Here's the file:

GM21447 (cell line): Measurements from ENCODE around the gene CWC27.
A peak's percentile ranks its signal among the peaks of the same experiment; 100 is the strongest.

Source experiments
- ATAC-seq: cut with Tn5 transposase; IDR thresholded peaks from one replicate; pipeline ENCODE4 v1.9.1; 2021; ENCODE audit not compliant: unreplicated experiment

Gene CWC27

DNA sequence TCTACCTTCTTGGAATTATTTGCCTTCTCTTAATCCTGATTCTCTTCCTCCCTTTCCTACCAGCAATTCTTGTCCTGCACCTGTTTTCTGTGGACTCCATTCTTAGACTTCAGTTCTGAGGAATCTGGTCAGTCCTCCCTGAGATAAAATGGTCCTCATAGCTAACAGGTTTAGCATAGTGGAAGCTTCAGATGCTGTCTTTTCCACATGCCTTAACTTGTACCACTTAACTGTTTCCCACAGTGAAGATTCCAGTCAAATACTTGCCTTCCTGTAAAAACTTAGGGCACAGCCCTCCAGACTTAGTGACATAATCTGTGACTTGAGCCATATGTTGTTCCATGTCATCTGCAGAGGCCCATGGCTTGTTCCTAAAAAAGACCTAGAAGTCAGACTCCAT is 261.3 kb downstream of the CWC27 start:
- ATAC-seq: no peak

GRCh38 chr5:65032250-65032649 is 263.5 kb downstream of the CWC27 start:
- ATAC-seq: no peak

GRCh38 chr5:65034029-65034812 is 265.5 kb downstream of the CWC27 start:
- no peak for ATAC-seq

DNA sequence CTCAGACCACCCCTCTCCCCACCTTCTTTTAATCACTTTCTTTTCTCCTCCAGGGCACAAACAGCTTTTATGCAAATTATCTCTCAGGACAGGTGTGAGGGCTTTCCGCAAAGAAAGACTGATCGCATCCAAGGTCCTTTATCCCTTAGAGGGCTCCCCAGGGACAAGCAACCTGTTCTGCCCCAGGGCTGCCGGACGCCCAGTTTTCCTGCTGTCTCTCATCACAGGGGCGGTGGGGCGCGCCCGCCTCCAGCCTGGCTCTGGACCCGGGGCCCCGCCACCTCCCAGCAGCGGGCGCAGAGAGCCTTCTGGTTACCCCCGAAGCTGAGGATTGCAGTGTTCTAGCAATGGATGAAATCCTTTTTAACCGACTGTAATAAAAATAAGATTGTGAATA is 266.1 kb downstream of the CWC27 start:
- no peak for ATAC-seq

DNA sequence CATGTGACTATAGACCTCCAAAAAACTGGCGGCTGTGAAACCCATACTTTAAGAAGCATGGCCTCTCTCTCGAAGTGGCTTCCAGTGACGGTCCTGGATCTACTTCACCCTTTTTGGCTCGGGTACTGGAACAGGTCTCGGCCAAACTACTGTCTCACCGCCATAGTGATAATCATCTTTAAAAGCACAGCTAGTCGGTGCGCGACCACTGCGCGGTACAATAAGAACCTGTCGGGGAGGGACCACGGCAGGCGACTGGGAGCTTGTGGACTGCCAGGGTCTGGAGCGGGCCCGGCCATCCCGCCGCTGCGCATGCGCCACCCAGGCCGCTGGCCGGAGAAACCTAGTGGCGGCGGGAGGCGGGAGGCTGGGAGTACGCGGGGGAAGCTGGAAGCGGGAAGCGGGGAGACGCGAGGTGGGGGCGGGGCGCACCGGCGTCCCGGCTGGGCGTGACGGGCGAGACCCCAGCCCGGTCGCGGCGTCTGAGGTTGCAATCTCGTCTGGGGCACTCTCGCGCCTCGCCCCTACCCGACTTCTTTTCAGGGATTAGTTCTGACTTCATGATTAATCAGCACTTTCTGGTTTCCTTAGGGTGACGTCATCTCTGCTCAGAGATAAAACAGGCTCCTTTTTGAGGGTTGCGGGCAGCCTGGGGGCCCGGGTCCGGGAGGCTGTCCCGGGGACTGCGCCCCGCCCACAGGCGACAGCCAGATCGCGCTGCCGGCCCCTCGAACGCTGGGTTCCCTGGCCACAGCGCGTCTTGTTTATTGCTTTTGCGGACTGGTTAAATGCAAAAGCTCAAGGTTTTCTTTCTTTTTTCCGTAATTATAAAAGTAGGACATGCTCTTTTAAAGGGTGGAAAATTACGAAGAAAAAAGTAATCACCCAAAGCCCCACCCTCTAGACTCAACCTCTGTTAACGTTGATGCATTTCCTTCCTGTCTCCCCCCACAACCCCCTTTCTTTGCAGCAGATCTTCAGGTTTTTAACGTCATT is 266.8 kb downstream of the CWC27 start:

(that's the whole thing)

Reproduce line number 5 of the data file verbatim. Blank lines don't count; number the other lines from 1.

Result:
Gene CWC27